Jean-Marie Le Pen, the controversial father of France’s far-right National Front, on Saturday voiced his support for billionaire real estate mogul Donald Trump’s insurgent bid for the White House. The de

facto endorsement insinuates an unflattering – and unsought – connection between Trump and Le Pen, a known racist who was expelled last year from the National Front for his inflammatory rhetoric.

“If I were American, I would vote Donald Trump,” he wrote in French on Twitter on Saturday in French. “But may God protect him!”

Le Pen has advocated a view of the “inequality of the races” and has downplayed the significance of the Holocaust. He has also been charged with inciting violence against Muslims.

If I were American, I would vote Donald Trump. But may God protect him!
Jean-Marie Le Pen

Under the direction of his daughter, Marine Le Pen, the National Front has sought to move into mainstream French political life and has seen growing electoral legitimacy in recent years. But the party’s calls for increased border security have been sharply denounced by critics who accuse party leaders of peddling racially tinged, anti-immigrant and anti-Muslim ideas.

Many of Trump’s critics have accused him of xenophobia, pointing to his proposal to temporarily ban all Muslims from entering the country and his calls to deport 12 million undocumented immigrants in the United States.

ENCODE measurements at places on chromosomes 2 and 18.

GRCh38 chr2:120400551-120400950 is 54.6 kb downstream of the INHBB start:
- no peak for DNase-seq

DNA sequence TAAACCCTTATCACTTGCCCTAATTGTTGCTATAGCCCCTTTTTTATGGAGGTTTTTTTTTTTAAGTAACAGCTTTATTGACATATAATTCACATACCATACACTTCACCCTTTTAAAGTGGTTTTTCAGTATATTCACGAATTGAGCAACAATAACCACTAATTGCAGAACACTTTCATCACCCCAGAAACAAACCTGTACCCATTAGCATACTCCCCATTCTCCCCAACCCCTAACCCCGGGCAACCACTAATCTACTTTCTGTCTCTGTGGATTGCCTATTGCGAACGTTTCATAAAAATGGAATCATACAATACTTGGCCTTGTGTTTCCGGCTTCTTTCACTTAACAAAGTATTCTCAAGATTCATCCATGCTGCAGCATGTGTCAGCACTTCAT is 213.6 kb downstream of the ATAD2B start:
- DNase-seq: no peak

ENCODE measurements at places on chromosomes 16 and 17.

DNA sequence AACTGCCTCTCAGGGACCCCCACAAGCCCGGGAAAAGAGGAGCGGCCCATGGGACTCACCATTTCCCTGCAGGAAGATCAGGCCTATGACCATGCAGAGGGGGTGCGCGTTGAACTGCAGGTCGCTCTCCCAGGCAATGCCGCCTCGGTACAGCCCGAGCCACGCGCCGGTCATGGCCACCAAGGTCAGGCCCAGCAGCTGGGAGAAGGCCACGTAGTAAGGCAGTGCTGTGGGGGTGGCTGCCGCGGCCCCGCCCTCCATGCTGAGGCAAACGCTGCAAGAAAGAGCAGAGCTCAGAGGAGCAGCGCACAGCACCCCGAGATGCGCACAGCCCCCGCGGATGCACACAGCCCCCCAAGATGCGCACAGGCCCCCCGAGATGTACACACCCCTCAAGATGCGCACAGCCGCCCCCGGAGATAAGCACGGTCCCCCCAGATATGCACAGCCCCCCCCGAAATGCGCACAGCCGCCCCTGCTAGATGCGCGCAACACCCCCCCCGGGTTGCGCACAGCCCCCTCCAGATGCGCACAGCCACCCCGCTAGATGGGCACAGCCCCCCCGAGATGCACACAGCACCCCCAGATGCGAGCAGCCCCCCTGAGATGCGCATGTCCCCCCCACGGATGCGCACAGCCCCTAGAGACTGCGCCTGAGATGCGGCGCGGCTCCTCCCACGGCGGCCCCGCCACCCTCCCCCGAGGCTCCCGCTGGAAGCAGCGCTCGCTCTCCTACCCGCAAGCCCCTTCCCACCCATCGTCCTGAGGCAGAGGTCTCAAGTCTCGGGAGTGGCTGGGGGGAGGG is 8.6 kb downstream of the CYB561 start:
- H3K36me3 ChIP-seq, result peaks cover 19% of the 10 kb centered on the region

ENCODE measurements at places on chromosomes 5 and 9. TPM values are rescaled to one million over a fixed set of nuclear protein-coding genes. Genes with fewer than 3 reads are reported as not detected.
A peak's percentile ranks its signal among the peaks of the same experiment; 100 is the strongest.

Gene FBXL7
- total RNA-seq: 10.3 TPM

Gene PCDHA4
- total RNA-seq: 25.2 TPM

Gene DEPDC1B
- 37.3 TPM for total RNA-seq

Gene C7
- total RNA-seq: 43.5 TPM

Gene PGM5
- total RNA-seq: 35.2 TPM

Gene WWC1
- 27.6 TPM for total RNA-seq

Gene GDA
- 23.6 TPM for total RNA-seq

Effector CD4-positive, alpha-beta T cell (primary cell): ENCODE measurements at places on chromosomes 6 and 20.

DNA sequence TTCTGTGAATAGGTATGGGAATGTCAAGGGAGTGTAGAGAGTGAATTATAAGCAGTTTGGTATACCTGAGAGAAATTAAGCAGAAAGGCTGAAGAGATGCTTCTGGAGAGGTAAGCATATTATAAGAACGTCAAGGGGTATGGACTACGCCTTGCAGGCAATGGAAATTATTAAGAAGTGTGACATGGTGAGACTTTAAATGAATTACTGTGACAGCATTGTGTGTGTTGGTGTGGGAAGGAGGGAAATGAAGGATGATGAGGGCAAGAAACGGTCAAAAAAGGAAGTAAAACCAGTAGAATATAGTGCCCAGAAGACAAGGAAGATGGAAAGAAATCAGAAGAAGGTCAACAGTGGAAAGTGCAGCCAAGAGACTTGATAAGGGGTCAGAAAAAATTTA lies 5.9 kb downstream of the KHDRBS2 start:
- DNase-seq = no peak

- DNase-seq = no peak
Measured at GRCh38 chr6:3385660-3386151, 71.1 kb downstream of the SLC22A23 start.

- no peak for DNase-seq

Trump has strongly dismissed those accusations, pointing to his business relationships with diverse parties. The billionaire grew frustrated on Friday when reporters pressed him on a recent endorsement from former Ku Klux Klan leader David Duke, an American white nationalist.

“David Duke endorsed me? Okay, all right. I disavow, okay?” Trump said.

Trump has sought to move beyond those accusations as he moves closer to securing the GOP nomination. The Republican establishment has watched Trump’s rise with apprehension, fearful that his sharp language on immigration reform – which is popular among some Republicans but regarded with suspicion on the left – will doom the party’s chances to win the White House during the general election.

Meanwhile, former Australian Prime Minister John Howard, honoured in the US for his backing of efforts to tackle global terrorism, weighed in by saying he believes Trump is too unstable to hold office.

“My natural inclination would be to see a Republican in the White House, but I tremble at the thought of Trump being president,” Howard said. “There’s an instability about him that bothers me.”

Howard, who won four elections and served in office from 1996 to 2007 to become Australia’s second-longest serving prime minister, said that despite his reservations over Trump’s sometimes “brusque” demeanour, the contender’s popularity was understandable.

“He’s doing well because he’s saying things that a lot of people think should be said, that the current political class aren’t willing to say,” said Howard, awarded the US Presidential Medal of Freedom by President George W. Bush in 2009. “In part, his success is emblematic of people’s frustration with political correctness.”

Additional reporting by Bloomberg